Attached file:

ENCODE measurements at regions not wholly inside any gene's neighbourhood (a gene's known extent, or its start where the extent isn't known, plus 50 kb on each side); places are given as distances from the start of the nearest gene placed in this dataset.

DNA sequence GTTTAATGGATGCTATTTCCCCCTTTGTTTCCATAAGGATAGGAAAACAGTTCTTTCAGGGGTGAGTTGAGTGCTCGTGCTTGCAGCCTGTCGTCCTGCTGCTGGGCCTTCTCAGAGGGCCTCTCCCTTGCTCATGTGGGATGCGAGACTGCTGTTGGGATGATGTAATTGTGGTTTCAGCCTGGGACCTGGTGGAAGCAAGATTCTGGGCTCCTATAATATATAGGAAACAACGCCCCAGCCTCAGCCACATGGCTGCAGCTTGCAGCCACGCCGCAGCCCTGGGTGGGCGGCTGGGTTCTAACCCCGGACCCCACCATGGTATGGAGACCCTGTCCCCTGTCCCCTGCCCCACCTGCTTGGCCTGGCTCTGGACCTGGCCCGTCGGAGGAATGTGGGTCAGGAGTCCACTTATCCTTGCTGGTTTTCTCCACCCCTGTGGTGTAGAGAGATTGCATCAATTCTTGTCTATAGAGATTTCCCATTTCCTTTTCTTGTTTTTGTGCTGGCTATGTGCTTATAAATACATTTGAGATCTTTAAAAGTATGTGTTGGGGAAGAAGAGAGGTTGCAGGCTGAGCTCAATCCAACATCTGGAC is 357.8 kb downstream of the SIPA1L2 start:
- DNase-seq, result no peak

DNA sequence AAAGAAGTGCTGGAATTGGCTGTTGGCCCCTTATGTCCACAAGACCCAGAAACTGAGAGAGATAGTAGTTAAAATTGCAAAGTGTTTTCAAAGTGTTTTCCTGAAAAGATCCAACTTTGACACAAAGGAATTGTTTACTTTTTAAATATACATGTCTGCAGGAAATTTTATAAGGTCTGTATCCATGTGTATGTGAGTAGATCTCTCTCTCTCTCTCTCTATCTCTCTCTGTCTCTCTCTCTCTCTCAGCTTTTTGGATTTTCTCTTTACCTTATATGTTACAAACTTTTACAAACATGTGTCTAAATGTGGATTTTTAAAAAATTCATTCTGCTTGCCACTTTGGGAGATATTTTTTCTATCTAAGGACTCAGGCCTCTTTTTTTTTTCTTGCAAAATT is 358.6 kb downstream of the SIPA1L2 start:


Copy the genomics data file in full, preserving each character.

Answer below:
ENCODE measurements at regions not wholly inside any gene's neighbourhood (a gene's known extent, or its start where the extent isn't known, plus 50 kb on each side); places are given as distances from the start of the nearest gene placed in this dataset.

DNA sequence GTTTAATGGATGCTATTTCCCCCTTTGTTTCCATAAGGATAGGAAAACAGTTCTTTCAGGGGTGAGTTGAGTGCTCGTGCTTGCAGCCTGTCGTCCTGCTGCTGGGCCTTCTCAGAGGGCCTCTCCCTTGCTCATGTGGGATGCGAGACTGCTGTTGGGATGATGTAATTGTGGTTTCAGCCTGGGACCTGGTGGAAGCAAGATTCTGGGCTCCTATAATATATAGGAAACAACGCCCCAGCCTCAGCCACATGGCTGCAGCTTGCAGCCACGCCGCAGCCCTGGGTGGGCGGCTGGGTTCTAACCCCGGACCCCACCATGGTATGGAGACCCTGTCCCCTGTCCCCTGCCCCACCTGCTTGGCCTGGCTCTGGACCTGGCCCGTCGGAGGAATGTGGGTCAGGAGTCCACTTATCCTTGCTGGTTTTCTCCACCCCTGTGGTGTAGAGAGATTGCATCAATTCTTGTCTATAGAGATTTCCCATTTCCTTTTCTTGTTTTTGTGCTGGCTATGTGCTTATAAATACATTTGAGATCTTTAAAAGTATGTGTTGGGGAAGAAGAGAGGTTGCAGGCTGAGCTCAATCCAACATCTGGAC is 357.8 kb downstream of the SIPA1L2 start:
- DNase-seq, result no peak

DNA sequence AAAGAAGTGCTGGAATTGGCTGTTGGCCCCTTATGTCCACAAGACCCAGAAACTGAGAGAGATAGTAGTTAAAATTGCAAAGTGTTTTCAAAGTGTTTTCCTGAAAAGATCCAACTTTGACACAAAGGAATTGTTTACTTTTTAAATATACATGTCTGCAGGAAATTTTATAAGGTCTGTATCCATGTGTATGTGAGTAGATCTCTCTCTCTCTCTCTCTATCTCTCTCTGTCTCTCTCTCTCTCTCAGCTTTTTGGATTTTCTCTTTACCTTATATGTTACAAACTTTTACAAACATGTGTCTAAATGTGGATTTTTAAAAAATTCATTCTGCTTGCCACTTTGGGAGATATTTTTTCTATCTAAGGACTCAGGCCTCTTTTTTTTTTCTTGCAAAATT is 358.6 kb downstream of the SIPA1L2 start: